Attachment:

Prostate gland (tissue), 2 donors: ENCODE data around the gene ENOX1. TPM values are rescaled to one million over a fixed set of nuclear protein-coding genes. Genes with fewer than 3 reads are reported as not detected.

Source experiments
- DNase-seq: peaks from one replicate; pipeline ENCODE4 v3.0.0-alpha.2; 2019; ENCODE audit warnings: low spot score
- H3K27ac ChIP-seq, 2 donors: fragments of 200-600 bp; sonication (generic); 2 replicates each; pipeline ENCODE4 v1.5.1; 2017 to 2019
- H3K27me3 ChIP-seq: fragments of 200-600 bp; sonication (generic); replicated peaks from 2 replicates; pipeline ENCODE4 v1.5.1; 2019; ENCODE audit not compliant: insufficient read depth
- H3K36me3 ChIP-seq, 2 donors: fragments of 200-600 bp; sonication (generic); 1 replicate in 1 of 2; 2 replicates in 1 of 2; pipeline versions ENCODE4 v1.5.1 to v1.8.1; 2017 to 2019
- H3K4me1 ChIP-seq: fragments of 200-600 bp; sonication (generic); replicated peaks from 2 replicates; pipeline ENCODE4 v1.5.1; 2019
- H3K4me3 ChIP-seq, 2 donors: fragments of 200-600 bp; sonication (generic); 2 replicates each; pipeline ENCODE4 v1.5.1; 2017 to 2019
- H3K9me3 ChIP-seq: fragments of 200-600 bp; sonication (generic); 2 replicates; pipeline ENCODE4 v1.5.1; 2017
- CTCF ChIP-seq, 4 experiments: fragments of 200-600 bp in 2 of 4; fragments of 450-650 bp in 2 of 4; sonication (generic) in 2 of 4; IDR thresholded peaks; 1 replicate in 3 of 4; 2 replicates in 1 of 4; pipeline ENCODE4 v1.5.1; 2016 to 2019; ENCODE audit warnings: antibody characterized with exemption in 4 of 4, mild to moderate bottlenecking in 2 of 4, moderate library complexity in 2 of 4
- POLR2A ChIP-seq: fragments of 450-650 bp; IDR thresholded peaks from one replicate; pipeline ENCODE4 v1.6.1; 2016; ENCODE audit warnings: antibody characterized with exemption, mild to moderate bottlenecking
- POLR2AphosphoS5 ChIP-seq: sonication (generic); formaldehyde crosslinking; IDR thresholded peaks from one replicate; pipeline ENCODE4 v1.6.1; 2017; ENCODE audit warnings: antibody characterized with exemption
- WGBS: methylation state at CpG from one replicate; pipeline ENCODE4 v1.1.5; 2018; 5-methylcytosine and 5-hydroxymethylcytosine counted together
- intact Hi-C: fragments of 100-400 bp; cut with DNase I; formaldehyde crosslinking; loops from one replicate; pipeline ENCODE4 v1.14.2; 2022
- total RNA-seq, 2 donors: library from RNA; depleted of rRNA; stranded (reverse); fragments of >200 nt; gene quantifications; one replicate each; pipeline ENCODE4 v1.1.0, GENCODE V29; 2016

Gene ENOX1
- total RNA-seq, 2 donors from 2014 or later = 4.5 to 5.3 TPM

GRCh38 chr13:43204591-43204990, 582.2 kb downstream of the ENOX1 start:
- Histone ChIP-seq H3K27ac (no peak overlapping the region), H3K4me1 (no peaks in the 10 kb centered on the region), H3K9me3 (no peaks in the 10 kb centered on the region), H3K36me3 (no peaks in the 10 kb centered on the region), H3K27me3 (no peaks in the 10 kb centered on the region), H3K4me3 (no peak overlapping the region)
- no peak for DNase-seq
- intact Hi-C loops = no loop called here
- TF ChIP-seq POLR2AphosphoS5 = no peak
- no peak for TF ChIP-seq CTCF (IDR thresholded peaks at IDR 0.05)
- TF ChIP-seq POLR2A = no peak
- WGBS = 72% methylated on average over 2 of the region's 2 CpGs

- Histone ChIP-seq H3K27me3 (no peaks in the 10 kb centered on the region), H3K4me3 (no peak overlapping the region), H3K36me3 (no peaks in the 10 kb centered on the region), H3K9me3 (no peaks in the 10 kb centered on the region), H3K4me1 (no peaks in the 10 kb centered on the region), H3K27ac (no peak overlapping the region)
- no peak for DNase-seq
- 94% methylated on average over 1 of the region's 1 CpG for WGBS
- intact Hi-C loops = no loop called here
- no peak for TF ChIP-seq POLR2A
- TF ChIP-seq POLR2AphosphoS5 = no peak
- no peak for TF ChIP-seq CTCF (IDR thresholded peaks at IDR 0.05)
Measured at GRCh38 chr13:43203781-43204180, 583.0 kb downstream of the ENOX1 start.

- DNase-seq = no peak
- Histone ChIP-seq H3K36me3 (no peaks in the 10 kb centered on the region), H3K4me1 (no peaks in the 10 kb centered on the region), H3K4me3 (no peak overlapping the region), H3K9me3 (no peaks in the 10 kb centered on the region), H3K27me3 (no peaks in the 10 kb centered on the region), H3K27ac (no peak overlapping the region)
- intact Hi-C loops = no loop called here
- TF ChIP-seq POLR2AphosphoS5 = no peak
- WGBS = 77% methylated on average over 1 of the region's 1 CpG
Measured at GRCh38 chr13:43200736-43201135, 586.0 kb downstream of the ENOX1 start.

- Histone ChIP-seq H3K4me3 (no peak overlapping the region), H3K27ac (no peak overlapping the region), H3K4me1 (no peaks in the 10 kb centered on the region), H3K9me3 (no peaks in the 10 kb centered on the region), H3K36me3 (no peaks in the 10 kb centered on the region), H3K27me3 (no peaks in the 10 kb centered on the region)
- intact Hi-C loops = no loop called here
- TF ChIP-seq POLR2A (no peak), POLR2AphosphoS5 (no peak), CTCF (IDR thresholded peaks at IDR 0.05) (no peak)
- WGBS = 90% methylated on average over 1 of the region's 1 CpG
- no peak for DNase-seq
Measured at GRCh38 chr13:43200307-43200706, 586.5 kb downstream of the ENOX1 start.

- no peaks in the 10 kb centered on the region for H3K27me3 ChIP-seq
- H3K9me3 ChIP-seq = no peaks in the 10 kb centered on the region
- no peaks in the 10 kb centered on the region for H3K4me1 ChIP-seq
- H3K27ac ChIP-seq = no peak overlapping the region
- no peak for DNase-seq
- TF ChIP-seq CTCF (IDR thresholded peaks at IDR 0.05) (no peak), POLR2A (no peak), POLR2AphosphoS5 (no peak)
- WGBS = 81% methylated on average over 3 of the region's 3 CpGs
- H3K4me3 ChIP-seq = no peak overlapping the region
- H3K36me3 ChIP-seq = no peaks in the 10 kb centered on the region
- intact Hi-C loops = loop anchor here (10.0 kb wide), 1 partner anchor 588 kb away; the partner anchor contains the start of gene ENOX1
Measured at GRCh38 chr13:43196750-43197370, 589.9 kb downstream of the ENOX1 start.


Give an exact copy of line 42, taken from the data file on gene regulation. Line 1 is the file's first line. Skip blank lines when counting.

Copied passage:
- TF ChIP-seq POLR2A (no peak), POLR2AphosphoS5 (no peak), CTCF (IDR thresholded peaks at IDR 0.05) (no peak)